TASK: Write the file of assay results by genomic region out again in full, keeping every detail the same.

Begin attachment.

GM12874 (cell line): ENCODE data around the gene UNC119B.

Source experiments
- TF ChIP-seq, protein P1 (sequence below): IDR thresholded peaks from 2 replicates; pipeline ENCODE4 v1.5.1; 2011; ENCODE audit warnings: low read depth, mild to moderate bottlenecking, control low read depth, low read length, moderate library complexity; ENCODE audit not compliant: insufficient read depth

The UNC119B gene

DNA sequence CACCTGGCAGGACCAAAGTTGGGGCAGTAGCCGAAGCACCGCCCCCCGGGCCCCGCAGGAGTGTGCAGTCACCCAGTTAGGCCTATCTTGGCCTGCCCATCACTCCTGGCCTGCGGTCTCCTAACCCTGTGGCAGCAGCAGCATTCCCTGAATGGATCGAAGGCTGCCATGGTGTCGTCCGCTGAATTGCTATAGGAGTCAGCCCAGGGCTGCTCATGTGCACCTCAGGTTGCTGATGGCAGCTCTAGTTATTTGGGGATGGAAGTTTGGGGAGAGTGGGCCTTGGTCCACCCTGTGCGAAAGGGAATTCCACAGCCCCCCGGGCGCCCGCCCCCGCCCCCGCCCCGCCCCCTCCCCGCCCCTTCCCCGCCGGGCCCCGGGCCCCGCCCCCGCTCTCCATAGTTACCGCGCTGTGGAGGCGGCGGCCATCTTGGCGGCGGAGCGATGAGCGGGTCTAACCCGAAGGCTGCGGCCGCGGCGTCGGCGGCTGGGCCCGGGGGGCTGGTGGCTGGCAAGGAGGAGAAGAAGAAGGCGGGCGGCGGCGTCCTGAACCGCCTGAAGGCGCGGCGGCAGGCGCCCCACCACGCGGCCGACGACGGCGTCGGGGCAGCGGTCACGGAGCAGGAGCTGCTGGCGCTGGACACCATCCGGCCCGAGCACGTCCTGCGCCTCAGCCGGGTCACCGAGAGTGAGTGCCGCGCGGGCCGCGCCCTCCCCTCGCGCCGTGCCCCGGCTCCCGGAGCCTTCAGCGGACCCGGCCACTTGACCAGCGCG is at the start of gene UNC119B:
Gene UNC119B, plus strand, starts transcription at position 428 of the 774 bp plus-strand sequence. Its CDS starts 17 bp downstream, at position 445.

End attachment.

GM12874 (cell line): ENCODE data around the gene UNC119B.

Source experiments
- TF ChIP-seq, protein P1 (sequence below): IDR thresholded peaks from 2 replicates; pipeline ENCODE4 v1.5.1; 2011; ENCODE audit warnings: low read depth, mild to moderate bottlenecking, control low read depth, low read length, moderate library complexity; ENCODE audit not compliant: insufficient read depth

The UNC119B gene

DNA sequence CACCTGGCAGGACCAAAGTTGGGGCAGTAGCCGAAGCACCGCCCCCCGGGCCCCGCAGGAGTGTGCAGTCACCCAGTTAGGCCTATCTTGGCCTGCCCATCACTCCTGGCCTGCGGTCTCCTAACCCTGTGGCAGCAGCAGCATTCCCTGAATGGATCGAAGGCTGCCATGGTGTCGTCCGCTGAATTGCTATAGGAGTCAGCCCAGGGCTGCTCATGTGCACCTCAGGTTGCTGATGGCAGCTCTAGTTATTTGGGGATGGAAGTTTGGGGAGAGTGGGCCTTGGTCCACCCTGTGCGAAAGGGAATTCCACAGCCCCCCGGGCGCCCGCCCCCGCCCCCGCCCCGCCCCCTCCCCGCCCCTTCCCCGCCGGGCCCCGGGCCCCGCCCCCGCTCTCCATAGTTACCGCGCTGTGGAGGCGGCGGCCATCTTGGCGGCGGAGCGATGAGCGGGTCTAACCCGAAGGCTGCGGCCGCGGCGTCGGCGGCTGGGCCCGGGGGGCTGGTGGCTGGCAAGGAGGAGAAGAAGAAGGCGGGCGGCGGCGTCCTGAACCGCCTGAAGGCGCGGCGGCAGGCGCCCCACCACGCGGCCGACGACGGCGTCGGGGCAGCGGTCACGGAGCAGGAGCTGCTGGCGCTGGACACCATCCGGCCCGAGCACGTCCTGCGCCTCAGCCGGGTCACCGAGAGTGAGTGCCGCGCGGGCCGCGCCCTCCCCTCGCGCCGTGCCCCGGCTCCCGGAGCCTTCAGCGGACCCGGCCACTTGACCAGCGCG is at the start of gene UNC119B:
Gene UNC119B, plus strand, starts transcription at position 428 of the 774 bp plus-strand sequence. Its CDS starts 17 bp downstream, at position 445.